I was lucky enough to be invited to review an excellent Practice in Context workshop today.
Aimed at preparing students for the dissertation, both in ideas gathering and in defining what a dissertation might be about, the workshop invited students to participate in an activity that could be defined as both a methodology and a strategy, but which certainly enabled meaning to be made.
By encouraging students to make links between self-selected images and words, then to reflect on these links, overarching concepts could be identified. This activity, for me, served three purposes; transforming an individual’s ‘area of interest’ into an idea to be explored, identifying one’s reflexive position, and defining the start of a research journey.
In physical terms, this meant selecting images, objects or artefacts which had particular resonance to oneself, then identifying links between these – as modelled by Holland, the identification of links involved a kinesthetic approach, using differently coloured string to physically link and define ‘themes’.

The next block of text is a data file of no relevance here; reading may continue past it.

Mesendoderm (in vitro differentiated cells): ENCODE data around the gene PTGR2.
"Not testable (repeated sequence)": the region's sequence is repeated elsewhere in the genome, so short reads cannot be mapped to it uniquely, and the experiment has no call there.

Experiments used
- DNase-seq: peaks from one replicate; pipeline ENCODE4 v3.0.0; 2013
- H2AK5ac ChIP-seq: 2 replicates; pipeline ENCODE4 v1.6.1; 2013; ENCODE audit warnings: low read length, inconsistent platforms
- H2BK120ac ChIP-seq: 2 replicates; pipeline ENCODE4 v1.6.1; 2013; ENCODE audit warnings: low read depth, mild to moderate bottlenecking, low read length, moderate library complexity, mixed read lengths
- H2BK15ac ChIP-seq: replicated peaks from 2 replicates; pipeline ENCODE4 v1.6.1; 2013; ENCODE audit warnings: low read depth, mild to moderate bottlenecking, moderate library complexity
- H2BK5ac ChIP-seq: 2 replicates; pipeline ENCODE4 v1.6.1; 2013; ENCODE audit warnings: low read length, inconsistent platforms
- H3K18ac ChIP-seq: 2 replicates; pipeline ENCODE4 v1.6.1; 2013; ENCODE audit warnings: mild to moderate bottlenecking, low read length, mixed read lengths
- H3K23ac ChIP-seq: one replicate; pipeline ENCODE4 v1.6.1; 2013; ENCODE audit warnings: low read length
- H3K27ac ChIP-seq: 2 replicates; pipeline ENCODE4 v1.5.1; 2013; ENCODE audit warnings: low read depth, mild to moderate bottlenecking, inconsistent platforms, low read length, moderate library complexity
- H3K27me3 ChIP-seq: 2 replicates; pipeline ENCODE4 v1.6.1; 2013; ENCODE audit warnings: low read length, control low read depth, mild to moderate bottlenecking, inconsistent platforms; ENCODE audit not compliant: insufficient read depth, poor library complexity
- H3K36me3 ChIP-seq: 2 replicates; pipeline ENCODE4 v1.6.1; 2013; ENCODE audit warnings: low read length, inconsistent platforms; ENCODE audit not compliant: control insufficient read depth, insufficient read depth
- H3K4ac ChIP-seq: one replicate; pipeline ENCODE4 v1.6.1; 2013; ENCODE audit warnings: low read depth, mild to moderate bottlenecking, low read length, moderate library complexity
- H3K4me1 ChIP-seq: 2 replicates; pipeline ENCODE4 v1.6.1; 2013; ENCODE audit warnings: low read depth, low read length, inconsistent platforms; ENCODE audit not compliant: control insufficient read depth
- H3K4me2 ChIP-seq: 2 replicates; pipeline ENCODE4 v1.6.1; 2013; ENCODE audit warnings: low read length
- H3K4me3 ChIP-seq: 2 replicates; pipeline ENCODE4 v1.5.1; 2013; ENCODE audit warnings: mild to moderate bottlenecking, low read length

The methodology here was originally devised as part of the MA Craft programme at HCA, devised in collaboration between Lisa Porch and Del Done, and building on the ideas of Natasha Mayo on link-making as a catalyst for ideas.
Now, adapted for an undergraduate audience, this, for me, represents a synthesis of its very own between supporting how we might learn, how we might create ideas, and how we might, as educators, support the linking of theory and practice through a methodology which encourages both individual exploration, meta-cognition and facilitates the beginning of self-facilitated relevant research.
The workshop was a collaborative venture between Simon Denison, Lisa Porch, and Holland Otik. If you are interested in how education at degree level might link theory and practice you can read more here.